Beyond Predictions: An Observation : LUSENET : TimeBomb 2000 (Y2000) : One Thread

[snipped from another thread:
"Financial transactions rely heavily upon computers and automated systems, which are usually components of large complex global networks. Y2K-caused errors in these highly integrated and interconnected systems could spread corrupted data (such as account information) instantaneously around the world."
Alan Greenspan has said this before. Now the Dept. of Commerce says it. Are they D&Gers? The keep-it-in-the-bank crowd on this forum keeps telling us that the controls are in place and have always been in place. So why do these government bigwigs keep uttering these scary phrases? Is it because they have a legal and moral right to avoid criminal negligence?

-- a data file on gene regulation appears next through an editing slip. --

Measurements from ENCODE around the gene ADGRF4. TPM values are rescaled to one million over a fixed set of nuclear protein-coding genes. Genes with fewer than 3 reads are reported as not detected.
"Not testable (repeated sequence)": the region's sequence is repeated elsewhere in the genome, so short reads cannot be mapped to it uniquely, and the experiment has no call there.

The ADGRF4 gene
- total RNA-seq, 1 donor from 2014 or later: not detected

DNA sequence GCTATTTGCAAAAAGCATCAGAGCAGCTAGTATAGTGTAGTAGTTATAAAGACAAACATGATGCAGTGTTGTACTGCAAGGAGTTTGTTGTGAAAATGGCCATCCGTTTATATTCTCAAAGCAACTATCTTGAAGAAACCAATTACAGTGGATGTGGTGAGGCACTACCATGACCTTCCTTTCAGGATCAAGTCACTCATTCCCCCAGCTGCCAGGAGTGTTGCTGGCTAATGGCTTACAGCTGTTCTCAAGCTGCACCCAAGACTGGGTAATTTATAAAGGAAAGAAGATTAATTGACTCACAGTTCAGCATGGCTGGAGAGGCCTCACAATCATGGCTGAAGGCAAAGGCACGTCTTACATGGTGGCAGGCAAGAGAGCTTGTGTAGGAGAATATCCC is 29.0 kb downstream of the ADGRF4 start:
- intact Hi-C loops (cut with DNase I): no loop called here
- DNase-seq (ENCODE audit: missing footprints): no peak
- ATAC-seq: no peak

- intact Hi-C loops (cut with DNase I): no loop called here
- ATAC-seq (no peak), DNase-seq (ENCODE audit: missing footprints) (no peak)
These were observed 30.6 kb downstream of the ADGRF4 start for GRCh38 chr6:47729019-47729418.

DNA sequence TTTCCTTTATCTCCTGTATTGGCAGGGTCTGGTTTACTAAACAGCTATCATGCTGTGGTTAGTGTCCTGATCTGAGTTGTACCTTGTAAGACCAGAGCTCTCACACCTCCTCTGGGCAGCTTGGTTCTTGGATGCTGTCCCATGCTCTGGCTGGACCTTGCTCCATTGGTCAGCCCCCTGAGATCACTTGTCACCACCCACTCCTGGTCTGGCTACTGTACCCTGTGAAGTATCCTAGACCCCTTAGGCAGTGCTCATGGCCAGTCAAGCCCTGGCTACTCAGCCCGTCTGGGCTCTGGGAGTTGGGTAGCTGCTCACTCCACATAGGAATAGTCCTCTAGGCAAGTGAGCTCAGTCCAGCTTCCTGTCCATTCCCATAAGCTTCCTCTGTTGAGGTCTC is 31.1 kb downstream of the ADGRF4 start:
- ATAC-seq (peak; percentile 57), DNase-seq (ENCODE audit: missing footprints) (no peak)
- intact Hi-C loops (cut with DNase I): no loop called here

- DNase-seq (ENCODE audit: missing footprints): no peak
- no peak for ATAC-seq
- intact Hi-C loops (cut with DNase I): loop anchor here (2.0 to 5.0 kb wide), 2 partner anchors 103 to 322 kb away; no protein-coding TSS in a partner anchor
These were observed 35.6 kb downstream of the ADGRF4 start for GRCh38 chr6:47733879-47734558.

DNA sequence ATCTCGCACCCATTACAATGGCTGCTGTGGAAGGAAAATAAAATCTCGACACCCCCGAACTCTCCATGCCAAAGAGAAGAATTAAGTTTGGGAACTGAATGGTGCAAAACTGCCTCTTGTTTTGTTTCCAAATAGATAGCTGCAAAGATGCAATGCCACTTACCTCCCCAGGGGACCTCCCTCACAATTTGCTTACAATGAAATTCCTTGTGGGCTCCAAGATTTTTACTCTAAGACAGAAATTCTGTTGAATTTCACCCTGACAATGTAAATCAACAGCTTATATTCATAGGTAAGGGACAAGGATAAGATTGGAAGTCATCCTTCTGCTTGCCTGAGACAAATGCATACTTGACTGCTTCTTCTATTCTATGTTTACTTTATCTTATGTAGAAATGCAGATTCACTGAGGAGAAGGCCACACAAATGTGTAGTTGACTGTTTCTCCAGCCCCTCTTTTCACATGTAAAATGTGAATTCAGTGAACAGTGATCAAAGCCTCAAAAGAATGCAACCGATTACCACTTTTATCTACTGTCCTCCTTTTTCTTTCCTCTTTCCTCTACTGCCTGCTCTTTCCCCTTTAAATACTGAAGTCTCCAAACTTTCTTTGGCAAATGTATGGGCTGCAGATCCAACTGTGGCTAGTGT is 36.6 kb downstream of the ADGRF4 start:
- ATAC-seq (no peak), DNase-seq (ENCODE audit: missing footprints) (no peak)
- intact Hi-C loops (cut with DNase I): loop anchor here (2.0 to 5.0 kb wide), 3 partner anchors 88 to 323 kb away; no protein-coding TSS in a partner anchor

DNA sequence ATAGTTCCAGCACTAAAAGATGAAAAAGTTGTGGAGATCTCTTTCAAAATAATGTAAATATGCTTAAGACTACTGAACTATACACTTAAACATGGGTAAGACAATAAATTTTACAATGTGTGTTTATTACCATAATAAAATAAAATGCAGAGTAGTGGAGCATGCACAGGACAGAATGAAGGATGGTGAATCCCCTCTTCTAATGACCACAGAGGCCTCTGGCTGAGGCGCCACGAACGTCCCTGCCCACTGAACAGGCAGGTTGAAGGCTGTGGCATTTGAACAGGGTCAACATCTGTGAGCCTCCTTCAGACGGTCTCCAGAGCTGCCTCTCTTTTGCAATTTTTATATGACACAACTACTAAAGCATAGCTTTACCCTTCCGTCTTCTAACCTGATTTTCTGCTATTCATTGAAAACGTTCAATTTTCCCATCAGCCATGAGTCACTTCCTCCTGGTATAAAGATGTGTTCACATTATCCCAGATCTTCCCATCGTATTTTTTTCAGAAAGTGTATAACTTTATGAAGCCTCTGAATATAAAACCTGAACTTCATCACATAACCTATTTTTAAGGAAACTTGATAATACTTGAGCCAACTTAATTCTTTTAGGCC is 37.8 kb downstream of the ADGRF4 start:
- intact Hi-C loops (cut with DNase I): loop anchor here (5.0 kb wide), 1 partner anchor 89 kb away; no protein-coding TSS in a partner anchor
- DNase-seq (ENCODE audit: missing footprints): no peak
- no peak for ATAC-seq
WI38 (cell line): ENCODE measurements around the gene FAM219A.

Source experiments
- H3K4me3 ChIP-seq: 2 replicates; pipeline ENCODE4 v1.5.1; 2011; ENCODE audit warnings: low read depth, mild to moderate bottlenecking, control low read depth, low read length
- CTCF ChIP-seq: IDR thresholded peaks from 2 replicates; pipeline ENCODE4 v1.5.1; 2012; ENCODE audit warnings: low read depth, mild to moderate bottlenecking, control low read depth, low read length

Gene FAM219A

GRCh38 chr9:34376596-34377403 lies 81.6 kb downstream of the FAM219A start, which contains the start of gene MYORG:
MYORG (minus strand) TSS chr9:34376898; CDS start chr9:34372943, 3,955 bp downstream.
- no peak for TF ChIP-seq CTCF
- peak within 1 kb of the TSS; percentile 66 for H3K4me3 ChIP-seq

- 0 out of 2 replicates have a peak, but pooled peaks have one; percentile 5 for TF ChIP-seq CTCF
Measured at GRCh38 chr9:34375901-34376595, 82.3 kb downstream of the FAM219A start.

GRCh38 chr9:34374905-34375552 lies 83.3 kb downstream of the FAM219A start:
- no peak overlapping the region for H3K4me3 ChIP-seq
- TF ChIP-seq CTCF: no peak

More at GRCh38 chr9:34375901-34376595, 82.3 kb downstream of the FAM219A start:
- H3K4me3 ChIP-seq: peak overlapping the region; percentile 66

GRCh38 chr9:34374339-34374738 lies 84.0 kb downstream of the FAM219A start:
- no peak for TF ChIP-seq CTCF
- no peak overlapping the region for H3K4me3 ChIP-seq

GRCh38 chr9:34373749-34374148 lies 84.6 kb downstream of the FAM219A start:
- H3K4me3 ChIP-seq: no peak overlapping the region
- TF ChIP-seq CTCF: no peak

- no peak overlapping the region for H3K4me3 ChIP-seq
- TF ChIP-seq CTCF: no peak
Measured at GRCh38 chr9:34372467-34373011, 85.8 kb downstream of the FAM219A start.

If we all end up wandering around aimlessly in the street in January with no money, food, fuel or medicine, we can't say it's because we weren't warned. It would be because we chose to focus on how good it might be instead of how bad. (Not a prediction, just an observation.)

-- Puddintame (, April 26, 1999.


-- Critt Jarvis (, April 28, 1999


Other parts of the Federal Government think data exchanges are a problem as well.


See thread ...

OMB (Office of Management and Budget) Directs Federal Agencies To Take Y2K Lead In States Social Services Programs 000ddg

-- Diane J. Squire (, April 28, 1999.

Sure, corrupted data COULD be spread around the world. A meteorite COULD strike my apartment as I type this.

What they should be worrying about is how likely it is that this could occur, and how likely it is to cause problems.

See COBOL Dinosaur's excellent post at the Debunking Y2K webboard; that's a good place to start.

-- Stephen M. Poole, CET (, April 29, 1999.

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